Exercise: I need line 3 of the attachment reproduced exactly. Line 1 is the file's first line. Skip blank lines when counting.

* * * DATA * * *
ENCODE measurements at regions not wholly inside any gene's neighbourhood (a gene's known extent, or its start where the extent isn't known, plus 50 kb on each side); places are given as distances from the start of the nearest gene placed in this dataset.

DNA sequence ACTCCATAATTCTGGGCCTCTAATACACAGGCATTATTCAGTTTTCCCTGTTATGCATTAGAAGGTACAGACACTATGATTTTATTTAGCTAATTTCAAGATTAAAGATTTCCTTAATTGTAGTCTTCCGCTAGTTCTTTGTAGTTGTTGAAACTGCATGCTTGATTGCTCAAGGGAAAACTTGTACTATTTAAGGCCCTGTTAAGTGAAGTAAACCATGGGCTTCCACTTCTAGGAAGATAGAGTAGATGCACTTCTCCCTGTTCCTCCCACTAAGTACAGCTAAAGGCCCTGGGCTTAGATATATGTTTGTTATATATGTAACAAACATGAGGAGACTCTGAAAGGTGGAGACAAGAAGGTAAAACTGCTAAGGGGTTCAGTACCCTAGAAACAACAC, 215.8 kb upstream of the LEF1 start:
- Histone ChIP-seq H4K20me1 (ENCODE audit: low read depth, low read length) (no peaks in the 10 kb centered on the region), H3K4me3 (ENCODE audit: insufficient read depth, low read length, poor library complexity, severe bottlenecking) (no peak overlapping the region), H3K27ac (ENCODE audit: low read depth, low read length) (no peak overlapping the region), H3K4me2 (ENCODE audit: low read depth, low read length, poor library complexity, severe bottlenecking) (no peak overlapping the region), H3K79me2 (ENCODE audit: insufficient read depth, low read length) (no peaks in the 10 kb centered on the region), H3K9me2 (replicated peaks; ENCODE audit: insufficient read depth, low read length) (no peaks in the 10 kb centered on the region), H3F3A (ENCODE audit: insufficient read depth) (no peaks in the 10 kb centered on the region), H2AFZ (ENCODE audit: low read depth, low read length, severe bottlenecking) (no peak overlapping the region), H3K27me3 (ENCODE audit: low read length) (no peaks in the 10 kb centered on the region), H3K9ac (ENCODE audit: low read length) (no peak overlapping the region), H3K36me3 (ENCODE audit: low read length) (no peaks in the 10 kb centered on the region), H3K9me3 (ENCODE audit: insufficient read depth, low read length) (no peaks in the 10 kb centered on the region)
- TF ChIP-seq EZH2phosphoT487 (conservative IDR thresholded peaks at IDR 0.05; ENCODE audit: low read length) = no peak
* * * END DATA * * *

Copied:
- Histone ChIP-seq H4K20me1 (ENCODE audit: low read depth, low read length) (no peaks in the 10 kb centered on the region), H3K4me3 (ENCODE audit: insufficient read depth, low read length, poor library complexity, severe bottlenecking) (no peak overlapping the region), H3K27ac (ENCODE audit: low read depth, low read length) (no peak overlapping the region), H3K4me2 (ENCODE audit: low read depth, low read length, poor library complexity, severe bottlenecking) (no peak overlapping the region), H3K79me2 (ENCODE audit: insufficient read depth, low read length) (no peaks in the 10 kb centered on the region), H3K9me2 (replicated peaks; ENCODE audit: insufficient read depth, low read length) (no peaks in the 10 kb centered on the region), H3F3A (ENCODE audit: insufficient read depth) (no peaks in the 10 kb centered on the region), H2AFZ (ENCODE audit: low read depth, low read length, severe bottlenecking) (no peak overlapping the region), H3K27me3 (ENCODE audit: low read length) (no peaks in the 10 kb centered on the region), H3K9ac (ENCODE audit: low read length) (no peak overlapping the region), H3K36me3 (ENCODE audit: low read length) (no peaks in the 10 kb centered on the region), H3K9me3 (ENCODE audit: insufficient read depth, low read length) (no peaks in the 10 kb centered on the region)